The impact of this is that it limits the number of potential transactions, as well as pushing up prices, as the relatively few properties up for sale are bid up by a growing number of buyers.
And while net additions to the housing stock reached their highest level for 8 years, it’s still the case that the vast majority of properties on sale are existing homes, not new ones.
House purchase approvals picked up in September from its 20-month low last month to reach nearly 63,000 approvals. As a result, the Bank of England revised up its forecast for approvals from 56,000 to 65,000 after conceding that the housing market is doing better than it expected back in August.
House purchase approvals tend to lead property transactions a few months. So given the weakness in approvals in August, transactions in October are likely to be at or around the same level as September, before recovering slightly in November.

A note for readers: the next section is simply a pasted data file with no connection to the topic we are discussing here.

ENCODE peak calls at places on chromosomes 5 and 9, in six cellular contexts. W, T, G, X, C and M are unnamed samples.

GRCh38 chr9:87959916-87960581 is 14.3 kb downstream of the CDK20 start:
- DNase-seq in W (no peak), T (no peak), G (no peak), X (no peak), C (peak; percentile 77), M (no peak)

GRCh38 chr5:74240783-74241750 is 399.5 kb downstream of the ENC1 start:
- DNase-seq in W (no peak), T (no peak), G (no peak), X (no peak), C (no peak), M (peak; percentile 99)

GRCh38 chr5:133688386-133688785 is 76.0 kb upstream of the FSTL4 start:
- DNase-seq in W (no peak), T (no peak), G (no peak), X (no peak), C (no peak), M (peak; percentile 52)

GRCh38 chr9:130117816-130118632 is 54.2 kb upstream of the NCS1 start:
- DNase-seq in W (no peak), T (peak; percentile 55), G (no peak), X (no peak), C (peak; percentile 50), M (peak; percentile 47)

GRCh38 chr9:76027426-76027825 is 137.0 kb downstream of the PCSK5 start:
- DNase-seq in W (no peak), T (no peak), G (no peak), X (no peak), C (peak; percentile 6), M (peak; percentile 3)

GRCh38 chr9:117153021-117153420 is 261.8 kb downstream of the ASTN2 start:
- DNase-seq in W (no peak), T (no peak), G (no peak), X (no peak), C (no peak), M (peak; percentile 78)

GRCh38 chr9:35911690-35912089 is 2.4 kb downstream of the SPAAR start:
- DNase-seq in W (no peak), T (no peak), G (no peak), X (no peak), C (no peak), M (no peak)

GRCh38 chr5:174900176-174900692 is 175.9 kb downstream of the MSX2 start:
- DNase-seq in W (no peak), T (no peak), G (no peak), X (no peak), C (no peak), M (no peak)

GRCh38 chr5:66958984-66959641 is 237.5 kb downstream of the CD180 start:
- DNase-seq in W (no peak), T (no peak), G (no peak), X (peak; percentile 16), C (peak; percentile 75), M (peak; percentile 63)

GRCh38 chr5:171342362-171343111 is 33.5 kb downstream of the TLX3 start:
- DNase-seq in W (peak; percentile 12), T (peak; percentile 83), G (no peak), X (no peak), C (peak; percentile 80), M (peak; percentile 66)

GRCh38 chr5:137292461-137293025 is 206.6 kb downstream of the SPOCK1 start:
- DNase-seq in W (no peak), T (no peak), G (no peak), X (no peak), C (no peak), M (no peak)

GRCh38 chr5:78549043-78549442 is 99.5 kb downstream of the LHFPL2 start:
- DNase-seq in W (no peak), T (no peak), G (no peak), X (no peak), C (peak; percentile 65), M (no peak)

Chart 1: House purchase approvals and property transactions, seasonally adjusted
Our forward estimate for gross mortgage lending in October totalled £20.6 billion. This is flat compared to compared to September but slightly weaker than last October’s lending figure.
On a like-for-like basis, total lending has been stable over the last few months. At this rate, it looks likely that gross lending for the whole of 2016 will be between £240-245 billion, which would represent a 10-12% rise compared to 2015.
Competitive mortgage rates, along with the August rate cut, will help with the debt burden for recent borrowers, but more fundamental factors still limit house purchase activity.